What is that?

Mystery Object, and yes the back of my car is covered with a duck sheet

We’ve found some interesting artifacts on campus, some of which can be a little difficult to identify, and others that are a little bit weird. There are random chunks of metal, bent and rusted until identification is impossible. Old bottles that have lost their labels and have weird embossing that make determining function hard. We’ve even found human hair! Many artifacts we find are more industrial and relating to building construction- items that we don’t run into on a daily basis. Others are things no longer used by our society such as parts of slate pens or inkwells. Usually, with a little bit of cleaning, research into potential artifacts and imagination we can come up with at least an idea of use or function.

I’m totally stumped on this one. This large circular hunk of concrete was given to us by construction workers putting in new steam pipes south of Beaumont Tower. The concrete has a horseshoe embedded in it, that appears to be some type of handle. There’s even a nail still in one of the horseshoe holes. They said it was a sump pump cover, but that doesn’t really make sense. It might be from an old cistern. It is definitely more homemade or make do. The thing is quite heavy show it would be a great cover for something that needed protecting. One suggestion from the department it that its an early version of a kettleball… Not too sure about that one.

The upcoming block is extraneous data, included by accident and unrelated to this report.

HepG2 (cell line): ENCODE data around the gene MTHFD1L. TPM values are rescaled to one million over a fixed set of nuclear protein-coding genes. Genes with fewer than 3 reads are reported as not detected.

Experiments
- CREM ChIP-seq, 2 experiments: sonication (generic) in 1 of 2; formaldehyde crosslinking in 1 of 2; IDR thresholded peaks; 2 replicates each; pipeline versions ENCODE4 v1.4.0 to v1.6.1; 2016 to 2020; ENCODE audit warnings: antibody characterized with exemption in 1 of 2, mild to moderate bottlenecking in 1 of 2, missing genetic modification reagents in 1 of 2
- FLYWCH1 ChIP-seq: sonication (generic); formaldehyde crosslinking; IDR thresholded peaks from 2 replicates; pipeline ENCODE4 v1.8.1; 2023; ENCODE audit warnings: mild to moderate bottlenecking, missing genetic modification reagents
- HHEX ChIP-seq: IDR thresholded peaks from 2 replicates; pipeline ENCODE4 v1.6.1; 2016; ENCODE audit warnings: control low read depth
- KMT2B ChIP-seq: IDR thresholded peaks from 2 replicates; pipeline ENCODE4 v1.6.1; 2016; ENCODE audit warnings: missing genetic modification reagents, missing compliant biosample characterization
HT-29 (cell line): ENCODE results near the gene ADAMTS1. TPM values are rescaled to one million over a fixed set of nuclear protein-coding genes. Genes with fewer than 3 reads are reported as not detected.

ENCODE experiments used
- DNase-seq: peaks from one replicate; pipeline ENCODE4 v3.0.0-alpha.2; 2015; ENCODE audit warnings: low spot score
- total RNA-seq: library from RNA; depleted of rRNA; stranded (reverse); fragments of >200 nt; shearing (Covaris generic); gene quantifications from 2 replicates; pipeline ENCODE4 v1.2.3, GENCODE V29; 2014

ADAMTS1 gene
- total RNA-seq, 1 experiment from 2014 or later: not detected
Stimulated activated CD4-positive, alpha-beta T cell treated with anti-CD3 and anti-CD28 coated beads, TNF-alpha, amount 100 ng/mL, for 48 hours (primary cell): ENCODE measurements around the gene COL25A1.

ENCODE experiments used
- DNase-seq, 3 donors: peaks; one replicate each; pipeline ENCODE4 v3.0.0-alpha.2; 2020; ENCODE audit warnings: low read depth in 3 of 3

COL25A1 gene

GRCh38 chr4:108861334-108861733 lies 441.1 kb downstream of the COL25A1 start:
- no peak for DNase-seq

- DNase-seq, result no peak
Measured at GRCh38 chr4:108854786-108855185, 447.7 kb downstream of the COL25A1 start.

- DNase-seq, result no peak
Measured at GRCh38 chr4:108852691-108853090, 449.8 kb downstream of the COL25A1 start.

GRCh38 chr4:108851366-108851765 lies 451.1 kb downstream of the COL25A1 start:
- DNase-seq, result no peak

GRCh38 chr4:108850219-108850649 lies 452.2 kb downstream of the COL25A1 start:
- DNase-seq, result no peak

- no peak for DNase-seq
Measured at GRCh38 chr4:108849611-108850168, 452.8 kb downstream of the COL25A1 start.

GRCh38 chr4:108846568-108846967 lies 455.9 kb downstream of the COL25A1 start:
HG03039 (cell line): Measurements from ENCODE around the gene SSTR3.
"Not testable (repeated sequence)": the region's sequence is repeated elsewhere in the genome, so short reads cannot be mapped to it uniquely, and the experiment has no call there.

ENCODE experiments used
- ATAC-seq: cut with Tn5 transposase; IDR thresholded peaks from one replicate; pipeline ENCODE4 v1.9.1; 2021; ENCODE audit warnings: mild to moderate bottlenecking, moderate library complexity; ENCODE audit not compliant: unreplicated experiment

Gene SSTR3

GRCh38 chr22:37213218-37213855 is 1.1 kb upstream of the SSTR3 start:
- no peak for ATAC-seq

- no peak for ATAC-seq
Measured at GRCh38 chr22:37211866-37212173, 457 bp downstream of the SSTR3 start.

Any thoughts?

7 thoughts on “What is that?

  1. Possibly a makeshift anchor or like is said in the article a makeshift cover. Whatever it is it doesn’t look manufactured and was made with a horseshoe and concrete easy to come by in the 19th and early 20th century. looks like it was made out of cheap materials to serve a practical purpose. Maybe a quick fix replacement part done years ago considering where it was found?

  2. judging by the tapered bottom and the heavy corrosion on the horseshoe,I am fairly confident that this is a old septic tank cover.

  3. Pingback: Blogging Archaeology: December Questions » MSU Campus Archaeology Program

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